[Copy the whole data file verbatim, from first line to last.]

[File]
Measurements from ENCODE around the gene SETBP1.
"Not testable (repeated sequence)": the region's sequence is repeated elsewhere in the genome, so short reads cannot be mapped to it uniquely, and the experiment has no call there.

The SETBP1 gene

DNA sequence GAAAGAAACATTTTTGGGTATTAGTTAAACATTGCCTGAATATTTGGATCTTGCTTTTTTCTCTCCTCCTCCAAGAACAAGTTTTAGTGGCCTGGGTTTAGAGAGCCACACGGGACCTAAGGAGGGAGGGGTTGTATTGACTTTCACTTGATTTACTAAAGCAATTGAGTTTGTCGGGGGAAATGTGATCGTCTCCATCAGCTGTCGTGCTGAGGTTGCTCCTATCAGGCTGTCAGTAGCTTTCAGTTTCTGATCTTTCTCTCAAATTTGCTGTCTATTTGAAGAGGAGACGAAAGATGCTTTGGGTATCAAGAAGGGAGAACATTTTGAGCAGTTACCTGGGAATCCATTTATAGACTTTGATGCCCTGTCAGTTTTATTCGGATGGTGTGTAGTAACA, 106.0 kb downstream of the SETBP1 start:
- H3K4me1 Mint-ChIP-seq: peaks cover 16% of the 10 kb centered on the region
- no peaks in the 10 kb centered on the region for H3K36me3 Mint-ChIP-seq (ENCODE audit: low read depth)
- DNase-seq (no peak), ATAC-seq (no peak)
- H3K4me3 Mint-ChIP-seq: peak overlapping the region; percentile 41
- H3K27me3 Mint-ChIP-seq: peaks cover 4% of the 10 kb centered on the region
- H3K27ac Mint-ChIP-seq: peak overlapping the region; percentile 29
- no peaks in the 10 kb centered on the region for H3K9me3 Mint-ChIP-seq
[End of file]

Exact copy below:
Measurements from ENCODE around the gene SETBP1.
"Not testable (repeated sequence)": the region's sequence is repeated elsewhere in the genome, so short reads cannot be mapped to it uniquely, and the experiment has no call there.

The SETBP1 gene

DNA sequence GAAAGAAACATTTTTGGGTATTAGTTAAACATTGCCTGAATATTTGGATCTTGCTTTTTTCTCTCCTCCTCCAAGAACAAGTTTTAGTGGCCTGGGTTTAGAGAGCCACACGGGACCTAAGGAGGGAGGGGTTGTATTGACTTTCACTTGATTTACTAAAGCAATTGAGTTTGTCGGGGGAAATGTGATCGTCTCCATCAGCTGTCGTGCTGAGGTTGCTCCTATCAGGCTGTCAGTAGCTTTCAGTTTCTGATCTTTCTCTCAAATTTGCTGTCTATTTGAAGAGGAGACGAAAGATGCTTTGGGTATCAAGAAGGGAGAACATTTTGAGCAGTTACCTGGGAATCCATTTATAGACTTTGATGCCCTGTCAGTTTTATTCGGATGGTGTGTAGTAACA, 106.0 kb downstream of the SETBP1 start:
- H3K4me1 Mint-ChIP-seq: peaks cover 16% of the 10 kb centered on the region
- no peaks in the 10 kb centered on the region for H3K36me3 Mint-ChIP-seq (ENCODE audit: low read depth)
- DNase-seq (no peak), ATAC-seq (no peak)
- H3K4me3 Mint-ChIP-seq: peak overlapping the region; percentile 41
- H3K27me3 Mint-ChIP-seq: peaks cover 4% of the 10 kb centered on the region
- H3K27ac Mint-ChIP-seq: peak overlapping the region; percentile 29
- no peaks in the 10 kb centered on the region for H3K9me3 Mint-ChIP-seq